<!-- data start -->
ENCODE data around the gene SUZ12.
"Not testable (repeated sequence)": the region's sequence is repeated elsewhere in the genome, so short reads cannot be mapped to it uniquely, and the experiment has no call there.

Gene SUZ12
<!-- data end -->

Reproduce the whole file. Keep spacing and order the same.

ENCODE data around the gene SUZ12.
"Not testable (repeated sequence)": the region's sequence is repeated elsewhere in the genome, so short reads cannot be mapped to it uniquely, and the experiment has no call there.

Gene SUZ12